This approach could reduce invasive forms of supervision from companies such as driver facing cameras.
Obviously, it might not be ideal for drivers to wait for the industry to get to grips with the realities of driver burnout. So here are a few tips for how to reduce the risk of burnout for yourself.
As far as possible make sure you’re taking some time to look after yourself. Eat as healthily as your route will allow, exercise during your mandatory breaks or if you’re waiting for a load (running around your truck 33 times = 1 mile) and as far as your schedule will allow try to get 8 hours of sleep at approximately the same time every day. Looking after your body will do wonders for your mind.
This can be whatever social time means for you, whether that’s taking time to hang out with the family, watching a game with a few friends or just chatting online to friends and playing video games. Whatever gets you talking and interacting with your circle, try and make time for it. Even if you like being alone when you’re in the truck, it’s good to reach out when you’re out.
You take pride in your work - you’re a trucker, after all. But at the end of the day it is only a job. You are not responsible for the management not hiring enough people and you shouldn’t have to overwork yourself for their mistakes. This isn’t about apathy, this is about boundaries. Saying “no” is sometimes the most responsible thing you can do.
A good tactic in ‘planning for burnout’ is to not stay anywhere long enough to get sick of it. Think carefully about how long you want to be driving for; is this a sprint or a marathon?
If you’re only planning to be trucking for a few years to save up some money then maybe you can afford to stick with one or two OTR companies and feel exhausted at the end but if you’re in it for the long haul, maybe think about how long it takes for you to get frustrated or bored and then subtract three - six months from that time frame to calculate how long you’ll stay at your next company. That way you should always leave a company on good terms, before you’ve gotten completely burned out.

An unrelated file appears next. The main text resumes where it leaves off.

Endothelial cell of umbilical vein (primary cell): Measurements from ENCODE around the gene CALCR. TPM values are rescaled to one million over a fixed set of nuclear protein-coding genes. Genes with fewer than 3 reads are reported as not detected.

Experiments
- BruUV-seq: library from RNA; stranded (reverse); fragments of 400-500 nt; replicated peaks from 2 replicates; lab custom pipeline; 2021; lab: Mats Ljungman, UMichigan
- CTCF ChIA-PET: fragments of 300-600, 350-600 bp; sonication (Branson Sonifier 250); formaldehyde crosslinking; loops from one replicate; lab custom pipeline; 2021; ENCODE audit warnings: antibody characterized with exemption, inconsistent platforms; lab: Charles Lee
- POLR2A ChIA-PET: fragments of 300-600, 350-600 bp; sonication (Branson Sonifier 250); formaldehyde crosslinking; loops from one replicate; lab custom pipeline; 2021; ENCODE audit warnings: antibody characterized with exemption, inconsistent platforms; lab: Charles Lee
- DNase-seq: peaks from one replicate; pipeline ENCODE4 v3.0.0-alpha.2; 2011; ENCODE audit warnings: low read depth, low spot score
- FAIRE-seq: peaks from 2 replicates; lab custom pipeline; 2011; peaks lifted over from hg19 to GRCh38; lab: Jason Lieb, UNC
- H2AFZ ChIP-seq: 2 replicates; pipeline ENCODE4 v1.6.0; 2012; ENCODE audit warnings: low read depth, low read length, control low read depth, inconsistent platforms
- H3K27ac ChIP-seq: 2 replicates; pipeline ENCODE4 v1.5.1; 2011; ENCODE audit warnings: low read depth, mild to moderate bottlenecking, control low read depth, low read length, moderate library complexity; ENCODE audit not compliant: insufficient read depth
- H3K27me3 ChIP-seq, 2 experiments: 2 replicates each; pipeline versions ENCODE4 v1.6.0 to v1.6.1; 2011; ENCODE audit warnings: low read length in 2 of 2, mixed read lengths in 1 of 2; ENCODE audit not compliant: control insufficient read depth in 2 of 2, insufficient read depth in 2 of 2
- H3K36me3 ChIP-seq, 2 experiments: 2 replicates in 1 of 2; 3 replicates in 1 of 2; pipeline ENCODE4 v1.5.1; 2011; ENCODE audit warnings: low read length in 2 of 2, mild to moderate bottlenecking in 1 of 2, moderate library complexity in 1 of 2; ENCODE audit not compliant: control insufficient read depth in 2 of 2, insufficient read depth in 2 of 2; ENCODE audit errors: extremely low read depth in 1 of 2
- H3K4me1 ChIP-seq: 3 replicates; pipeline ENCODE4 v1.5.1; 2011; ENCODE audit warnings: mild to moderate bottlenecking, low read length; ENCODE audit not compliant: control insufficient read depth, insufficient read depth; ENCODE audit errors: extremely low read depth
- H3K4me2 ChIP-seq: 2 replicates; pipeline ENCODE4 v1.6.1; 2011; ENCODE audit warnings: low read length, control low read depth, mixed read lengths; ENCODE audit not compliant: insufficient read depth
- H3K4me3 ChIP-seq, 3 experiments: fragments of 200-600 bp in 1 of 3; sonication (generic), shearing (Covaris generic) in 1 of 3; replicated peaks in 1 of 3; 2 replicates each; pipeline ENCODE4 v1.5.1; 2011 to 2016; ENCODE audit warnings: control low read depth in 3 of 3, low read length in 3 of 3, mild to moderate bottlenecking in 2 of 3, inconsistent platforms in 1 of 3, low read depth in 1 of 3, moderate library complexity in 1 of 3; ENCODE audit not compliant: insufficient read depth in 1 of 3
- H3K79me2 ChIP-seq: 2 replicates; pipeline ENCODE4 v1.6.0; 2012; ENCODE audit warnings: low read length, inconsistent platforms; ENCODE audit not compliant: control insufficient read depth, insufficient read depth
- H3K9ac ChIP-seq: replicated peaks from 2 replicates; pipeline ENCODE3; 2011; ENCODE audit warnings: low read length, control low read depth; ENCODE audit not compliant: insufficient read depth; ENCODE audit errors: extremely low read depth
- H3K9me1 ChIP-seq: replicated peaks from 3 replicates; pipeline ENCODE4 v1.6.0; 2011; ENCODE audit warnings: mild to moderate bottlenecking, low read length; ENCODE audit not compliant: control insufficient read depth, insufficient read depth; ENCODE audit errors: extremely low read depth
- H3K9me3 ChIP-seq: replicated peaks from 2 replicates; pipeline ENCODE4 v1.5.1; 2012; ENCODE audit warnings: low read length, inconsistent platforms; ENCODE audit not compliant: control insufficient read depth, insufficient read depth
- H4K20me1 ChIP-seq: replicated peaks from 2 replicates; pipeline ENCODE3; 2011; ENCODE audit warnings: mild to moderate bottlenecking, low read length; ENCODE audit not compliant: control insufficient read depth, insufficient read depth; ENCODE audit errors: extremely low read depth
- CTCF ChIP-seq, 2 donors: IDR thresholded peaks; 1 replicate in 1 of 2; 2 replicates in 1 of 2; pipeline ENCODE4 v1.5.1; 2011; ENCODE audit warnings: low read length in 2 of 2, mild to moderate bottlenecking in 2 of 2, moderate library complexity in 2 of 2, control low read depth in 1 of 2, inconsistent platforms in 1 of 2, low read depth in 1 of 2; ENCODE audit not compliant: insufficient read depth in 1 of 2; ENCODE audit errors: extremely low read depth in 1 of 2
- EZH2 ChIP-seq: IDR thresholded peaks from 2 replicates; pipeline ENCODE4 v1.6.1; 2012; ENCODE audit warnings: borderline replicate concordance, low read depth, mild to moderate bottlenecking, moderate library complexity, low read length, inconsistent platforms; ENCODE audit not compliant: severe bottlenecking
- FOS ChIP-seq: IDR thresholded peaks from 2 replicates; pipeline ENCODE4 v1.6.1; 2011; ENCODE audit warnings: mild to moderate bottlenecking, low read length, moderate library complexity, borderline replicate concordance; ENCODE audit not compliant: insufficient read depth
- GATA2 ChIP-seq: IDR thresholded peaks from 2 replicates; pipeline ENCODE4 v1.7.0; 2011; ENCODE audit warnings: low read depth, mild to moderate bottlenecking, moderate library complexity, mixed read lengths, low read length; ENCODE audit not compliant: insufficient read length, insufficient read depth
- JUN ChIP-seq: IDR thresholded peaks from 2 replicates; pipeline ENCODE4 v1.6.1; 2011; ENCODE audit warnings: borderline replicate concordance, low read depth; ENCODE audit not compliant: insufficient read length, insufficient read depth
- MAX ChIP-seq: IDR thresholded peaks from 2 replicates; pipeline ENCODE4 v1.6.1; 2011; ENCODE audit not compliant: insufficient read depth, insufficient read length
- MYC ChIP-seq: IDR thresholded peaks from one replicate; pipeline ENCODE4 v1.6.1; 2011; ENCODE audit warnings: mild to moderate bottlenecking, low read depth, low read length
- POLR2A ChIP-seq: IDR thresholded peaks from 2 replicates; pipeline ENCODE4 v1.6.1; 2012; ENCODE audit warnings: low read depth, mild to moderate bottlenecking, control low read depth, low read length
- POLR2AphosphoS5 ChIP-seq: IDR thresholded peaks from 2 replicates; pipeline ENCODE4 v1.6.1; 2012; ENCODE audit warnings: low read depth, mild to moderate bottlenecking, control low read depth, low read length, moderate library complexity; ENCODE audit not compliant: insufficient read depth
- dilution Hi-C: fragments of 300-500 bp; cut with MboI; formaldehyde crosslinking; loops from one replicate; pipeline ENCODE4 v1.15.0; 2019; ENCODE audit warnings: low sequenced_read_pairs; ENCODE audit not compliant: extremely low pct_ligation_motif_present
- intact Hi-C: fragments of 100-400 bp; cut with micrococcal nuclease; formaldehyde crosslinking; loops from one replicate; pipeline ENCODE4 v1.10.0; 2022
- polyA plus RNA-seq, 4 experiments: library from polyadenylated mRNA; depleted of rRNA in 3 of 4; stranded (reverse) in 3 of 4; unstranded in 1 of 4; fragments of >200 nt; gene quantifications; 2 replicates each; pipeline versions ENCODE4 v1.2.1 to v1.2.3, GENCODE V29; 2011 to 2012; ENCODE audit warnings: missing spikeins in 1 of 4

Should you feel burned out now or at some point in the future, remember that your reasons for it are your own. Despite the common problems and frustrations of the industry, your reasons for stress are, to some degree, unique to you. Understanding yourself and your circumstances will help you make the best decisions for your future.
As a driver, especially if you’ve paid your dues and driven OTR for a few years, you have unparalleled flexibility and choice between literally thousands of companies and directions. Trucking isn’t just one career path, it’s many - and the jobs are as diverse as they come. Sometimes a change of scenery, a home time upgrade, or a new challenge is what you need to turn your burnout inside-out.
Being able to overcome the challenges of the trucking industry is the key to your professional well-being as a CDL driver.
Staying on top of your game will help you make smarter choices, land better jobs, and have a clearer picture of where your career is heading.
We’re here to help you do just that.